Helpful Chrome extensions for virtual learning

Download and edit PDFs, check your grammar, generate bibliographies, record your screen, and much more.

Mya Cummins


Screenshot of the google search page, with the chrome extensions bar out.

Mya Cummins , Staffer

As you know by now, school is back in session! Except this year, instead of packing your backpack and catching the bus, many of us are crawling out of bed and opening our laptops. Since JCPS has switched to online school for the first six weeks,  both teachers and students alike are trying to learn and navigate platforms like Google Classroom and Microsoft Teams.

Fortunately, there exists some helpful Chrome extensions to help you tackle NTI and make online learning a bit easier. 

But first, a little explanation about what Chrome extensions are. Chrome extensions are programs that you can download on your Chrome browser, found on the Chrome Web Store .  Most of these extensions are free, safe to download and all have unique purposes, such as screen recording or helping check grammar. Once downloaded, students can access their Chrome extensions by clicking on the puzzle piece icon located near the top right of their screens. 


Kami is an extension that lets you download a pdf, edit it, and then save it to your Google Drive. You can highlight, doodle, comment and so much more. I’ve found this extension especially helpful when teachers ask me to annotate a passage. Since you can save the pdf to your drive, it makes for a smoother upload to Google Classroom.

Screenshot of “Collective Smile: Measure Societal Happiness from Geolocated image” by Saeed Abdullah, Elizabeth Murnane, Jean Cots, and Tanzeem Choudhury, on


This extension shows up when you misspell a word or use improper grammar. Google Docs has a similar feature, but Grammarly is more efficient, as it processes your writing within seconds and rates how strong your writing is. Not to mention that, unlike Google Docs, the Chrome extension will show up almost anywhere you type. This extension is a lifesaver if you’re anything like me and are terrible at grammar.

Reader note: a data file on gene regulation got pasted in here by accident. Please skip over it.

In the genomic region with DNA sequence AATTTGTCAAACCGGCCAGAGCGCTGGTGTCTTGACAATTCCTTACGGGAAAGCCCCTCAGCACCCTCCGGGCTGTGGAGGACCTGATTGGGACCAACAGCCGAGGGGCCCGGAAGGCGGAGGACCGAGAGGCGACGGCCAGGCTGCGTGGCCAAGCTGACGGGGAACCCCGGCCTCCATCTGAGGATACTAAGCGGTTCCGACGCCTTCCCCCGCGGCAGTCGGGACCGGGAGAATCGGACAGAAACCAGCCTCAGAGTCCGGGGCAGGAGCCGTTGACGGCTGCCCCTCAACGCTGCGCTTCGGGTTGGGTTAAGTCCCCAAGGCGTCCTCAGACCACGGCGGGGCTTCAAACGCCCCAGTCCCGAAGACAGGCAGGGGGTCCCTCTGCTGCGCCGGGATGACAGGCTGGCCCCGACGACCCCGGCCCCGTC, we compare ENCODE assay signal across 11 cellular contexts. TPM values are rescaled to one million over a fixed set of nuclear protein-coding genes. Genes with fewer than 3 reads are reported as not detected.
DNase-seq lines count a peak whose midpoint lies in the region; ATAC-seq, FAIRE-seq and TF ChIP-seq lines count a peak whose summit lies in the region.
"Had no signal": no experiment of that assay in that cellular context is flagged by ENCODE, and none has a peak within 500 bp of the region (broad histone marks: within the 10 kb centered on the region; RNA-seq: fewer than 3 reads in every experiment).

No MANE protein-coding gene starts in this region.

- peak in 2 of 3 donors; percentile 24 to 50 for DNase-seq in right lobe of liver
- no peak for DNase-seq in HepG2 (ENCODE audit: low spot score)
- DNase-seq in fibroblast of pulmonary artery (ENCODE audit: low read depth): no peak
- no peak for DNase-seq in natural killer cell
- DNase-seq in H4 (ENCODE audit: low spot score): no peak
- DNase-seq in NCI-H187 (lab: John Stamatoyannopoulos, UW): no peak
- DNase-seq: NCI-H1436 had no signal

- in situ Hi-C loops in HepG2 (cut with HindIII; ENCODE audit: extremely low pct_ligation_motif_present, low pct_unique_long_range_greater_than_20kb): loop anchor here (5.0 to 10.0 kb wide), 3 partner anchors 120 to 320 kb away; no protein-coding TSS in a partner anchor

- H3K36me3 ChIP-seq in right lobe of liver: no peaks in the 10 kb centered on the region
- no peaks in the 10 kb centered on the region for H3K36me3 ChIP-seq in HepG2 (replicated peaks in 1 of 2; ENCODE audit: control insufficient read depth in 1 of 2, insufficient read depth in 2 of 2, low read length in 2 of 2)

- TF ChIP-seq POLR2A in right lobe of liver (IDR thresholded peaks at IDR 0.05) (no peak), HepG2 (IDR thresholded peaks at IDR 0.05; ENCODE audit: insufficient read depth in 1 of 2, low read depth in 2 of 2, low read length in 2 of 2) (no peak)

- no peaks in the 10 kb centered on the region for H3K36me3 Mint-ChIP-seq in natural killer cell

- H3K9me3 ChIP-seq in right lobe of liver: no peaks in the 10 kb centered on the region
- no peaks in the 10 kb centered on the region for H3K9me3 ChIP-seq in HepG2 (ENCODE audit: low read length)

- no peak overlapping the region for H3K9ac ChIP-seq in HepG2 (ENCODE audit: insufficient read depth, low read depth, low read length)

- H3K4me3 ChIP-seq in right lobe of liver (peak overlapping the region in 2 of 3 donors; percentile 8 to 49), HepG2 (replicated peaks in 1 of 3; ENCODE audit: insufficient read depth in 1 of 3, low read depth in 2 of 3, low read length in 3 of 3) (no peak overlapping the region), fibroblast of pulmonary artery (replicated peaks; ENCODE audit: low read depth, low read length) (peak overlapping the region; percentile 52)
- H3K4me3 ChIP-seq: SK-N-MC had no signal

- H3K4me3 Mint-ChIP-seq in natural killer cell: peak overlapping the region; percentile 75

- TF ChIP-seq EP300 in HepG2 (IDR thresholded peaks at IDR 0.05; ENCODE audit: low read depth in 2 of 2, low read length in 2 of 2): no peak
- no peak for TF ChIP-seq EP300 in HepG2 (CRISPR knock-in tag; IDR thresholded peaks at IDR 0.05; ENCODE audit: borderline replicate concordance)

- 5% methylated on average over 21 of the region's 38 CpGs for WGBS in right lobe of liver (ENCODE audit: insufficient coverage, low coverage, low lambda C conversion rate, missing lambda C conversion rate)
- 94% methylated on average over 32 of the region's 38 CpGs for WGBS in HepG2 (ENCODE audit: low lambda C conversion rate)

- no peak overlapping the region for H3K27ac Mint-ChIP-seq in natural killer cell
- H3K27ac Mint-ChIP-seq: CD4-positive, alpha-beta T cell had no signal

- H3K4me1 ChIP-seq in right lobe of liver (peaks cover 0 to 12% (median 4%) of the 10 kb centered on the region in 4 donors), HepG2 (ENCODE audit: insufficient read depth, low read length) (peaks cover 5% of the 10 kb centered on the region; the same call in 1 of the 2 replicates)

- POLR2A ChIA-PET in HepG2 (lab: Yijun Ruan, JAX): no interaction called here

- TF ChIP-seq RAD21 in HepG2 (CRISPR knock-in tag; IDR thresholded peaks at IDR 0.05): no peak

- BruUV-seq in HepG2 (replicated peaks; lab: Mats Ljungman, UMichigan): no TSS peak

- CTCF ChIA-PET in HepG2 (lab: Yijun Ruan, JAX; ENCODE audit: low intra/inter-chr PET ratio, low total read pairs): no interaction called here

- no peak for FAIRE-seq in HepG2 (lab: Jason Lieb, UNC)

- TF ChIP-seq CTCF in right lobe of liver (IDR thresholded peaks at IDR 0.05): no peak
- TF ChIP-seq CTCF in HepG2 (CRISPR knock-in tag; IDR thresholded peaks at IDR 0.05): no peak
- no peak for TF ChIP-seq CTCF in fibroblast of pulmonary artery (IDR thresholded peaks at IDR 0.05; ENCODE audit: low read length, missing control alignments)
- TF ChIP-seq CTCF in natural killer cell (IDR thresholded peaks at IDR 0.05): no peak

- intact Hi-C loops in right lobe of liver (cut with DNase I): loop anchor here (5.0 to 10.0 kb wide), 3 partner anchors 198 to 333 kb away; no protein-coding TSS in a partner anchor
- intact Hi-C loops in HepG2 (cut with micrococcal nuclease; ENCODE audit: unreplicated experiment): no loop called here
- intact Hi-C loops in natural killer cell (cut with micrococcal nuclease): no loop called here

Screenshot of Google Docs using Grammarly.


Are you writing a paper that requires a bibliography? Good news, MyBib can help with that. This extension can cite websites in any format (MLA, APA, Chicago, you name it). The only limitation this extension has is that when translating from a pdf, there’s a chance things won’t come out perfectly. 

Screenshot of “The science of political advertising” by Shadie Dingfelder, using MyBib extension.

Divider Tabs

This is a great extension for organization skills. If you tend to have a lot of tabs open, all the tiny icons at the top can start getting a little confusing- fortunately, Divider Tabs can help with that. Here’s how it works: you click on a tab that you want to put into a divider and then you click the extension’s icon at the top right, from there the Divider Tab program takes that particular tab and all the tabs behind it and turns them into links that you can find on the Divider Tab page. At first, it can be a little confusing to work, but it’s easy to get the hang of. 

Screenshot chrome-extension.ico, using Divider Tabs


 The purpose of this extension is to allow you to screen record your computer. It has many different features, such as letting you pause and restart the recording and the ability to record audio. This can be helpful for presentations that might involve PowerPoint. 

Screenshot of Loom screen recording on Google Docs.

Find Sci Paper

This extension is a huge help when you want to find sources for a paper. It’s frustrating when you find the perfect source, only to discover you have to purchase it. Find Sci Paper helps you get excess to resources such as academic journals without having to pay.

Screenshot of “Inferences of competence from faces predict election outcomes” by Alexander Todorov, Anesu Mandisodza, Amir Goren, an Crystal Hall, pulled up on